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Why Monsanto Company's (NYSE: MON) 44% ROE Should Have Investors Excited

Why Monsanto Company's (NYSE: MON) 44% ROE Should Have Investors Excited

. 4 min read

Monsanto Company (NYSE: MON) generated an outstanding return on equity of 43.5% over the past twelve months, while the Materials sector returned 6.1%. Even though Monsanto's performance is highly impressive relative to its peers, it's useful to understand what's really driving the company's strong ROE and how it's trending. Understanding these components may change your views on Monsanto and its future prospects.

Monsanto's Return On Equity

Return on equity represents the percentage return a company generates on the money shareholders have invested. Return on equity or ROE is defined as follows:

ROE = Net Income To Common / Average Total Common Equity

A higher return on equity suggests management is utilizing the capital invested by shareholders efficiently. However, it is important to note that ROE can be "manufactured" by management with the use of leverage or debt.

Monsanto's historical ROE trends are highlighted in the chart below.

Monsanto's ROE Trends Chart

source: data explorer - ROE

It appears that the return on equity of Monsanto has generally been increasing over the last few years. ROE decreased from 31.0% to 23.1% in fiscal year 2016, increased to 41.1% in 2017 and increased again to 43.5% as of LTM Nov'17. So what's causing the general improvement?

What's Driving Monsanto's Improving Return On Equity

The DuPont analysis is simply a separate way to calculate a company's ROE:

ROE = Net Profit Margin * Asset Turnover * Equity Multiplier

Created by the DuPont Corporation in the 1920s, the analysis is a useful tool that helps determine what's responsible for changes in a company's ROE. It highlights that a firm's ROE is affected by three things: profit margin, asset turnover, and its equity multiplier or financial leverage.

Analyzing changes in these three items over time allows investors to figure out if operating efficiency, asset use efficiency or the use of leverage is what's causing changes in ROE. Strong companies should have ROE that is increasing because its net profit margin and/or asset turnover is increasing. On the other hand, a company may not be as strong as investors would otherwise think if ROE is increasing from the use of leverage or debt.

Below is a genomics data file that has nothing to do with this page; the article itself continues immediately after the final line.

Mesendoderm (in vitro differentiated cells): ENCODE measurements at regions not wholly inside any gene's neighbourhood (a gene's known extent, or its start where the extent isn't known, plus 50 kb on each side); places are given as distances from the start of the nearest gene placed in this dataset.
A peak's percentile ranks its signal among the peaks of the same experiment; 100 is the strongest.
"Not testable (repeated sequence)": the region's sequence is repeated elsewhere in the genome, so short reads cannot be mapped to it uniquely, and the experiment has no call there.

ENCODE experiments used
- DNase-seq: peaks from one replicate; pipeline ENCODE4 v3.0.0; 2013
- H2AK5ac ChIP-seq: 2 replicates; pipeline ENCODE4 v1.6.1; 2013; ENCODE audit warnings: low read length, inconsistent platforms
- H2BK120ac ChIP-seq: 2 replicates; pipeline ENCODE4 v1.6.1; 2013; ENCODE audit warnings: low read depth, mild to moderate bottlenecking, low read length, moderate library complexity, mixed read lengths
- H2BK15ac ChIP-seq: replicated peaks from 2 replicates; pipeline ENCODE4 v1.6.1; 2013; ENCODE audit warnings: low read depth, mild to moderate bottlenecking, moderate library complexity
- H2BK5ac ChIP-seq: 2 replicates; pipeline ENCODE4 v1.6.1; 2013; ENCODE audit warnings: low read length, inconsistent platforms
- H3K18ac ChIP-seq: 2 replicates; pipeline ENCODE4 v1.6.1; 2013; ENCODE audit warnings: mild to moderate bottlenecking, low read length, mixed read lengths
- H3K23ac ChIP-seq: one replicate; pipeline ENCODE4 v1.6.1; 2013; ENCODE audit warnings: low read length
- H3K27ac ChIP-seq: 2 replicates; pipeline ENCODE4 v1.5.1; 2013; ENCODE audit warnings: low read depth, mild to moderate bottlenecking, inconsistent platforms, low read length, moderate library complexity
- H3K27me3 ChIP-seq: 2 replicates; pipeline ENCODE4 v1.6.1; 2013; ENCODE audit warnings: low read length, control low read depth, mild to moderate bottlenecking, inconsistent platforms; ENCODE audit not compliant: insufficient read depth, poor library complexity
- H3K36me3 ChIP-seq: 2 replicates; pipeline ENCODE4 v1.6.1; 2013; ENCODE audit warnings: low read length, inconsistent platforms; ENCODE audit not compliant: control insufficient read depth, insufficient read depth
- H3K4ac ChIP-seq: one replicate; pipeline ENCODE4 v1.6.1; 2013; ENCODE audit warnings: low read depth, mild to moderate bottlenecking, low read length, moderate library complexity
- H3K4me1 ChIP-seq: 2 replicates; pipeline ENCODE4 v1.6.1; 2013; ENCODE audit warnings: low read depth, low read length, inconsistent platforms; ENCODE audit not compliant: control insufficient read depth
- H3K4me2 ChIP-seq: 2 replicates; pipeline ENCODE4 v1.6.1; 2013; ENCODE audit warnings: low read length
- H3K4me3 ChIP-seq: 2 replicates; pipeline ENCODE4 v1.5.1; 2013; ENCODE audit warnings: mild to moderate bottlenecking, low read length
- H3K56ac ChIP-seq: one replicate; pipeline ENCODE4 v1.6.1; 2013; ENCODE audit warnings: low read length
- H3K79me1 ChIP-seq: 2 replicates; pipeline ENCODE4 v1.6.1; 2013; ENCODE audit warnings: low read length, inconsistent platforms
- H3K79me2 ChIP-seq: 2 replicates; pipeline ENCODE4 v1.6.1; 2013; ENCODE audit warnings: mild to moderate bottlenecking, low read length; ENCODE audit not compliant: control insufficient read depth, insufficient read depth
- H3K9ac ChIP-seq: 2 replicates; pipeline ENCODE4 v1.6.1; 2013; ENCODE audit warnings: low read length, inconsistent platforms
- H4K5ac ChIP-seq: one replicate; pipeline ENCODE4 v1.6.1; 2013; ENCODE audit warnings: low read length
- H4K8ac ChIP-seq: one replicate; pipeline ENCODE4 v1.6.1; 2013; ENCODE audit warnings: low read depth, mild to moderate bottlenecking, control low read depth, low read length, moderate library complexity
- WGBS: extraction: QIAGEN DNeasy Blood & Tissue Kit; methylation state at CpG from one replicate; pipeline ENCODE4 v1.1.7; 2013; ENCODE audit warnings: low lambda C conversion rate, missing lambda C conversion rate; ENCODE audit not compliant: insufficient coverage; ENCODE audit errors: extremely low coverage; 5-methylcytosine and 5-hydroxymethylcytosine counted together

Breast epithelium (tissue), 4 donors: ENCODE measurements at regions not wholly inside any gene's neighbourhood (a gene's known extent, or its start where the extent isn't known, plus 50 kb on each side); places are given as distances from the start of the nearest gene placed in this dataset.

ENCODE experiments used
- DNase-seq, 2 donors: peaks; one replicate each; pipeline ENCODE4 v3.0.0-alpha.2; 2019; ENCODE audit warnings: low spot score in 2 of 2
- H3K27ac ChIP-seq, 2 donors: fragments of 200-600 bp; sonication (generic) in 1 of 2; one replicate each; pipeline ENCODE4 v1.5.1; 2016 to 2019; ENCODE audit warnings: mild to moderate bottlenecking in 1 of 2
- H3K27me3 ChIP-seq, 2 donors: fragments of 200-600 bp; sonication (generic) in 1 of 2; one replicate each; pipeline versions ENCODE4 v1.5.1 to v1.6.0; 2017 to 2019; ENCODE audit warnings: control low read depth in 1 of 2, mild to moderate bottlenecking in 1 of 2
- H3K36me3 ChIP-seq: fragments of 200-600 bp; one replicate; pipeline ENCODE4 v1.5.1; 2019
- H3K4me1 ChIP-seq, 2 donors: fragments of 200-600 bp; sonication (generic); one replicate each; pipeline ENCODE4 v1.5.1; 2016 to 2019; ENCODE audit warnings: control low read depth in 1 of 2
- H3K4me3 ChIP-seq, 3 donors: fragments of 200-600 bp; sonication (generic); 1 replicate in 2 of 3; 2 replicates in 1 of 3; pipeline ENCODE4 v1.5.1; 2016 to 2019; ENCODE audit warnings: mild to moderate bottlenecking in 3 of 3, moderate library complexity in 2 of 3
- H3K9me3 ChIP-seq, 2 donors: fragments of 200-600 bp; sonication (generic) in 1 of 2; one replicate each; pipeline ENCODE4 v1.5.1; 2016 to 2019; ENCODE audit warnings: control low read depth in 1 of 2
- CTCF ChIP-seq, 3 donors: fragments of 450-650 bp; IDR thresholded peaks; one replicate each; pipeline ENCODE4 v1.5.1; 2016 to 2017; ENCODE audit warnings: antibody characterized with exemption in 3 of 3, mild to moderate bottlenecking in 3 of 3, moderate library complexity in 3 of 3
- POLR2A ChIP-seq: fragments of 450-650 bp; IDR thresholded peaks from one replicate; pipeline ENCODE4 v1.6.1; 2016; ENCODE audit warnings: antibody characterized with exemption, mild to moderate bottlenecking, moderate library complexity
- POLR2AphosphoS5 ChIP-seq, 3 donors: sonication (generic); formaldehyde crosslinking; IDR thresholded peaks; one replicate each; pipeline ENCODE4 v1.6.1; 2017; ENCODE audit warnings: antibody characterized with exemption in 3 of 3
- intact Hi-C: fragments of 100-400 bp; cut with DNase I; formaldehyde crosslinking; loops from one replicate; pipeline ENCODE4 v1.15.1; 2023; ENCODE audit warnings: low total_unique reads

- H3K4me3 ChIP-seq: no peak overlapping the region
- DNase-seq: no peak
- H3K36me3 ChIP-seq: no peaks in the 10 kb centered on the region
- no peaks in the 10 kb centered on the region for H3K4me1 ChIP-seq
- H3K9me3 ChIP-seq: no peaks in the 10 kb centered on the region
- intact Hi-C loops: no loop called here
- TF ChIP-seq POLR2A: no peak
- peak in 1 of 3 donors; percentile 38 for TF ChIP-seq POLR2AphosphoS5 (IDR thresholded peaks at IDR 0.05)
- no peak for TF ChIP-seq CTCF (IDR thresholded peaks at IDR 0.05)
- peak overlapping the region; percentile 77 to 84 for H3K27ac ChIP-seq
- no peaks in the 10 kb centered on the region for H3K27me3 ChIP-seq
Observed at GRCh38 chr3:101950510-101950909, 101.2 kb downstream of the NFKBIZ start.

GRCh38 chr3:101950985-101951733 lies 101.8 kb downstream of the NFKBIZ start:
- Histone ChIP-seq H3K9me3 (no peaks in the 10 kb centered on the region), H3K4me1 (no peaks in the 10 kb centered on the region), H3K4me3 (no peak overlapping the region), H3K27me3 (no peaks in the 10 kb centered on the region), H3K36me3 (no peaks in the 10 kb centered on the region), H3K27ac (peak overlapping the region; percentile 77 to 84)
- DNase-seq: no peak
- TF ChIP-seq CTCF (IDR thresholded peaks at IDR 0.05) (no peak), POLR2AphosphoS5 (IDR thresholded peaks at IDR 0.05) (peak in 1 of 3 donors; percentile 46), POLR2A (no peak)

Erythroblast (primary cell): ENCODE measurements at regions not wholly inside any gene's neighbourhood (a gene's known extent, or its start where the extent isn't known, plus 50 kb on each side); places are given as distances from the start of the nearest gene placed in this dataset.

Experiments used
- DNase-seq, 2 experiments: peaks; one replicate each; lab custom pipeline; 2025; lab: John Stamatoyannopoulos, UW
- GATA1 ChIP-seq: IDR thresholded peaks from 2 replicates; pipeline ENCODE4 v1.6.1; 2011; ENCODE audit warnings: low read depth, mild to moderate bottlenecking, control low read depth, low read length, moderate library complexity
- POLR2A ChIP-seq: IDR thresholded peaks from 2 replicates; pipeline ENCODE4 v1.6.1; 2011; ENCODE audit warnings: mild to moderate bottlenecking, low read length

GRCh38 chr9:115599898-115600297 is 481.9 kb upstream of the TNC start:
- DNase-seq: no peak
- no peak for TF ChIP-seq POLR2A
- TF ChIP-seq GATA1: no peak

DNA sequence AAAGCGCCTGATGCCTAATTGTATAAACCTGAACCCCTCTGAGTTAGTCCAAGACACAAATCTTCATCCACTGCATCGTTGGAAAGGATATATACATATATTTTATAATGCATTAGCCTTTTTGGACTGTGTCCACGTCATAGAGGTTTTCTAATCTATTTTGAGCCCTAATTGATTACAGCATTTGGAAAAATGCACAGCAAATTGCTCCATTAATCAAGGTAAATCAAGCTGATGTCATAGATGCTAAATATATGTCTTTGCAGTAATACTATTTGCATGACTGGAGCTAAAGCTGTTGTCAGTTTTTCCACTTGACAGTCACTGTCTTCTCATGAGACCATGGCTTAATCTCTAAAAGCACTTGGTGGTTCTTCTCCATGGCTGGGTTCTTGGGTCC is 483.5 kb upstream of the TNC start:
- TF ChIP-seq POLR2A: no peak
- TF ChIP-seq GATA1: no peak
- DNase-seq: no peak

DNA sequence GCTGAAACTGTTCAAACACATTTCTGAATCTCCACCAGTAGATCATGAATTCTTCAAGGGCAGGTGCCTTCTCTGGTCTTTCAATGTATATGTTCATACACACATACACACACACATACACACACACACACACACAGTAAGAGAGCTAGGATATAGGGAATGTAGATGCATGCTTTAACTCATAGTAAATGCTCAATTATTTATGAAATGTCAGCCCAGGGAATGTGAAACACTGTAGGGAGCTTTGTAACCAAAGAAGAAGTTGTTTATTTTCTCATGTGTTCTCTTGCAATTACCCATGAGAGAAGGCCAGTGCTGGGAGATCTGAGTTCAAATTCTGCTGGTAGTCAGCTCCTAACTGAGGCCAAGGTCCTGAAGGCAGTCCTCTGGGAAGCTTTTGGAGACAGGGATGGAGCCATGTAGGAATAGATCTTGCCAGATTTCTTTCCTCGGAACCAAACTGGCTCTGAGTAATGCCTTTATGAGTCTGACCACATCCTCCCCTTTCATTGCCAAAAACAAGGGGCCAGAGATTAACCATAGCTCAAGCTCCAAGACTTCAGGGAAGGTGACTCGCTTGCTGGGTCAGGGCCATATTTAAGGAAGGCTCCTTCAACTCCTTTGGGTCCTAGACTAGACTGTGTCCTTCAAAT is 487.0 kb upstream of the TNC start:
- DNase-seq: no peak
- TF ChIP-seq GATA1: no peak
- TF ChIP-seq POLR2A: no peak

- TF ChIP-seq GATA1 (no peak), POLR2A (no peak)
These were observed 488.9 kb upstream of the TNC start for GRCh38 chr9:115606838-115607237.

So let's take a closer look at what's driving Monsanto's returns.

Monsanto's Net Profit Margin

It appears that the net profit margin of Monsanto has generally been increasing over the last few years. Margins decreased from 15.4% to 9.9% in fiscal year 2016, increased to 15.4% in 2017 and increased again to 16.4% as of LTM Nov'17.

MON Net Profit Margin Trends

source: data explorer - net profit margin

Therefore, the company's increasing margins help explain, at least partially, why ROE is also increasing. Now let's take a look at Monsanto's efficiency performance to see if that is also boosting ROE.

Monsanto's Asset Turnover

It appears that asset turnover of Monsanto has generally been declining over the last few years. Turnover decreased from 0.68x to 0.65x in fiscal year 2016, increased to 0.71x in 2017 and decreased to 0.66x as of LTM Nov'17.

MON Asset Turnover Trends

source: data explorer - asset turnover

Therefore, the company's ROE improvement is not as a result of its asset turnover performance which has generally been decreasing.

Finally, the DuPont constituents that make up Monsanto's ROE are shown in the table below. Note that the table also compares Monsanto to a peer group that includes Mosaic Company (NYSE: MOS), Dow Chemical Company (NYSE: DWDP), CF Industries Holdings, Inc. (NYSE: CF) and FMC Corporation (NYSE: FMC).

MON ROE Breakdown vs Peers Table - DuPont Analysis

source:'s DuPont model

In conclusion, the DuPont analysis has helped us better understand that Monsanto's general improvement in return on equity is the result of an improving net profit margin, a declining asset turnover ratio and increasing leverage. Therefore when looking at the core operations of the business, Monsanto shareholders have reason to be excited due to the company's general improvement in profitability along with a slight decline in operational efficiency.

The DuPont approach is a helpful tool when analyzing how well management is utilizing shareholder capital. However, it doesn't necessarily tell the whole story. For example, how do the company's ROE trends compare to its peers or sector? How about in absolute returns? I recommend that investors continue to research Monsanto to gain a better understanding of its fundamentals before making an investment decision.

Author: Matt Hogan

Expertise: Valuation, financial statement analysis

Matt Hogan is also a co-founder of His expertise is in investment decision making. Prior to, Matt worked for an investment banking group providing fairness opinions in connection to stock acquisitions. He spent much of his time building valuation models to help clients determine an asset’s fair value. He believes that these same valuation models should be used by all investors before buying or selling a stock.

His work is frequently published at InvestorPlace, Benzinga, ValueWalk, AAII, Barron's, Seeking Alpha and

Matt can be reached at [email protected].

As of this writing, I did not hold a position in any of the aforementioned securities and this is not a buy or sell recommendation on any security mentioned.